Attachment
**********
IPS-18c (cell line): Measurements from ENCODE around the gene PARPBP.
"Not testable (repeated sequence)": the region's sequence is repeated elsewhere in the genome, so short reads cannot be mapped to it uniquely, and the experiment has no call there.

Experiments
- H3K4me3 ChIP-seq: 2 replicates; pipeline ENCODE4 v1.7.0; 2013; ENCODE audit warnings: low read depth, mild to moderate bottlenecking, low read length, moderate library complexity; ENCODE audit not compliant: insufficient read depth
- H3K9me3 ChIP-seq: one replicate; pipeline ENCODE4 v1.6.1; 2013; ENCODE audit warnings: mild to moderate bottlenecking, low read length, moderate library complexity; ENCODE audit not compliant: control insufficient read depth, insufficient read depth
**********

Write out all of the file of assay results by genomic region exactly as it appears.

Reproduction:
IPS-18c (cell line): Measurements from ENCODE around the gene PARPBP.
"Not testable (repeated sequence)": the region's sequence is repeated elsewhere in the genome, so short reads cannot be mapped to it uniquely, and the experiment has no call there.

Experiments
- H3K4me3 ChIP-seq: 2 replicates; pipeline ENCODE4 v1.7.0; 2013; ENCODE audit warnings: low read depth, mild to moderate bottlenecking, low read length, moderate library complexity; ENCODE audit not compliant: insufficient read depth
- H3K9me3 ChIP-seq: one replicate; pipeline ENCODE4 v1.6.1; 2013; ENCODE audit warnings: mild to moderate bottlenecking, low read length, moderate library complexity; ENCODE audit not compliant: control insufficient read depth, insufficient read depth